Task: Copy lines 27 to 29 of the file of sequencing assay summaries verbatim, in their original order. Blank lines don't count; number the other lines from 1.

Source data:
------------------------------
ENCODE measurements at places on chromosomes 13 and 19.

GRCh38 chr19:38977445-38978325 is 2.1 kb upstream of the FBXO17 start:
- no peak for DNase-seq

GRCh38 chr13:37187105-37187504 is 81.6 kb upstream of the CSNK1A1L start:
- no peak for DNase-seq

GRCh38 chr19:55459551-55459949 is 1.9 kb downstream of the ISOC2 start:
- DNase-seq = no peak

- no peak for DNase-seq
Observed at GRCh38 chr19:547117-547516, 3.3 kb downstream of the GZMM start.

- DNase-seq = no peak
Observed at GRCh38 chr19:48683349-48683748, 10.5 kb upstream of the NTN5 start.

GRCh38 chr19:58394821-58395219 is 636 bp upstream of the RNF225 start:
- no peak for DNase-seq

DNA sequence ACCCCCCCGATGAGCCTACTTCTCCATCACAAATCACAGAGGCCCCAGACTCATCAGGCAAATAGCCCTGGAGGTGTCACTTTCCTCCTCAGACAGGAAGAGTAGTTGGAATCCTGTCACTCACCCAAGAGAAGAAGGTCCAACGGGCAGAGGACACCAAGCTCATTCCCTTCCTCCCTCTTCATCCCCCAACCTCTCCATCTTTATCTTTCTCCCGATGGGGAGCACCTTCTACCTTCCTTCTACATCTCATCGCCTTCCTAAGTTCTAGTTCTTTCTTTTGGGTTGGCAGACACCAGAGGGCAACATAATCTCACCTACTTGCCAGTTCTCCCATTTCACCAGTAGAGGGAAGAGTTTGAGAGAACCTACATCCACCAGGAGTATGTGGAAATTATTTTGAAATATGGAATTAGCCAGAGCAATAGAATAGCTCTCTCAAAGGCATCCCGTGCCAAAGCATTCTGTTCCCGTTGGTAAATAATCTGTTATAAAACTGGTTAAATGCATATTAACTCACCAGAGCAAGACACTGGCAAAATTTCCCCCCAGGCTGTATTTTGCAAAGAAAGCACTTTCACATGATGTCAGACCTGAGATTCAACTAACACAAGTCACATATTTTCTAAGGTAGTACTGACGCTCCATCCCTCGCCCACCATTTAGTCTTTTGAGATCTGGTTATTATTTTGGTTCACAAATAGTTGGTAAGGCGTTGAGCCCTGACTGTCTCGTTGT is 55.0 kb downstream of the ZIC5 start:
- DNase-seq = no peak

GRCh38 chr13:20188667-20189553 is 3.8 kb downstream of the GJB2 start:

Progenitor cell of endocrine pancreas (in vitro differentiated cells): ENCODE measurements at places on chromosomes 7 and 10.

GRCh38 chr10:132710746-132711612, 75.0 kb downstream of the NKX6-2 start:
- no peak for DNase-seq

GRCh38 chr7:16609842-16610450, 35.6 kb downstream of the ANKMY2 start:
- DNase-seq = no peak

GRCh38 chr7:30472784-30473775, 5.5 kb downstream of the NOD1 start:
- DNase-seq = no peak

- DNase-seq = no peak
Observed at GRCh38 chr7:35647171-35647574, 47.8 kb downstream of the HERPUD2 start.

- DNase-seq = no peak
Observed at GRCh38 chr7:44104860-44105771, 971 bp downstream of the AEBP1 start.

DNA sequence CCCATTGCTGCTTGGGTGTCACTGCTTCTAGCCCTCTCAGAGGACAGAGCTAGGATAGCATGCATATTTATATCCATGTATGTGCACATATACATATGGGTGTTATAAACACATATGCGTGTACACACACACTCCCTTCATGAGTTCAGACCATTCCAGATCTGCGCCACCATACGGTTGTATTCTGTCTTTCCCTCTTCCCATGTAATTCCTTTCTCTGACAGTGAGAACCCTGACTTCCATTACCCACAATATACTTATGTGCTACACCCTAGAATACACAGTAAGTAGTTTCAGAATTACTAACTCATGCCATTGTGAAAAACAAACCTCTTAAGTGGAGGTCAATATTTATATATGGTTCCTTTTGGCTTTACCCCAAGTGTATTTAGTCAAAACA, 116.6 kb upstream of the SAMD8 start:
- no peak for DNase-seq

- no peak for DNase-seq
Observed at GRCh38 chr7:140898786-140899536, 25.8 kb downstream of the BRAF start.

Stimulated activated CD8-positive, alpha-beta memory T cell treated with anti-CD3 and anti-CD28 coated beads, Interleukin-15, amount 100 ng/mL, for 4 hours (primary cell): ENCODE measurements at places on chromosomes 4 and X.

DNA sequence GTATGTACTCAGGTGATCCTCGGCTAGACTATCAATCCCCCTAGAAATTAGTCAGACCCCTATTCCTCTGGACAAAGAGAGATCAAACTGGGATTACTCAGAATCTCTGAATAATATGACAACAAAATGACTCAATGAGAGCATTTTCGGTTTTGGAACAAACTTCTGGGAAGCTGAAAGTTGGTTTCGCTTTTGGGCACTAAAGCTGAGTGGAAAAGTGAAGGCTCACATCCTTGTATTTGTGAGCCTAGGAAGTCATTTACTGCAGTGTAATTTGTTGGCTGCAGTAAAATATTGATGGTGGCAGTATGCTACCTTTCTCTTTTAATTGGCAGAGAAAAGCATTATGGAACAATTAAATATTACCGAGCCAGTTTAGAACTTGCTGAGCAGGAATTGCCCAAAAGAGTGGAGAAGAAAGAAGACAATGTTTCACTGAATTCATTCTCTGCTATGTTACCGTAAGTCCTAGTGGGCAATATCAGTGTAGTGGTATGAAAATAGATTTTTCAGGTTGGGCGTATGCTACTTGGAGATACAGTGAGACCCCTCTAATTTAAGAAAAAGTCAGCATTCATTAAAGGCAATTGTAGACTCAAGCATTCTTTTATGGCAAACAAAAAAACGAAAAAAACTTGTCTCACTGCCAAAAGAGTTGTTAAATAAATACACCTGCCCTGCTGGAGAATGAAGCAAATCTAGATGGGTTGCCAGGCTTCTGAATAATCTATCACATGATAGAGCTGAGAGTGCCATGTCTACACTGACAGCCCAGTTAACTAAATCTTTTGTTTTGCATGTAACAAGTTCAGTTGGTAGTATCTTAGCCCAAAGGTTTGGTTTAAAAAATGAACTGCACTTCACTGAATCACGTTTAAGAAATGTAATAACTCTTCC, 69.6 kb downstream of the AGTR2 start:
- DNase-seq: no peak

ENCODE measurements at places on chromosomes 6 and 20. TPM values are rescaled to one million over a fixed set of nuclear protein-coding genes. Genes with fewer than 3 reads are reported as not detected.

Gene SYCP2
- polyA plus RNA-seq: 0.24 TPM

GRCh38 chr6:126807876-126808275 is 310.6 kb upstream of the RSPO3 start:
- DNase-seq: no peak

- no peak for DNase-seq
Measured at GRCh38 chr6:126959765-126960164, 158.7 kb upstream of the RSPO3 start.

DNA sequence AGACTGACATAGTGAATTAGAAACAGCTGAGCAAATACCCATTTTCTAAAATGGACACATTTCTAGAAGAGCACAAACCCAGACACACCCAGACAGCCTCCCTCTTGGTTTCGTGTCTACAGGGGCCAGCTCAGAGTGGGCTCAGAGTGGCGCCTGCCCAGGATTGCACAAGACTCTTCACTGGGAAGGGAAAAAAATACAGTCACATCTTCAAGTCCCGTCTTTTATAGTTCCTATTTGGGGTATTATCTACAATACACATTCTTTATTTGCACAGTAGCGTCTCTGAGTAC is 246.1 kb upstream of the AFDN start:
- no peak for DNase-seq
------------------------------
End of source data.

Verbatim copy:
Observed at GRCh38 chr7:44104860-44105771, 971 bp downstream of the AEBP1 start.

DNA sequence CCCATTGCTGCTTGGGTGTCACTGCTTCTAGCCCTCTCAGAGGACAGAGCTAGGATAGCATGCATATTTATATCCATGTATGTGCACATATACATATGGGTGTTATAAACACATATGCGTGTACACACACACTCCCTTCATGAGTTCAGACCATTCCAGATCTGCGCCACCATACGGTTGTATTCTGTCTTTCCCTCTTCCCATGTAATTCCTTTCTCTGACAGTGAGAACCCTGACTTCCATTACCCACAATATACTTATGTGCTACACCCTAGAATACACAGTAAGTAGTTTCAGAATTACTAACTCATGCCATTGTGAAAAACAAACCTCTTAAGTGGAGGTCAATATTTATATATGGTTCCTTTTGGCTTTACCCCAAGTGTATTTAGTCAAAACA, 116.6 kb upstream of the SAMD8 start:
- no peak for DNase-seq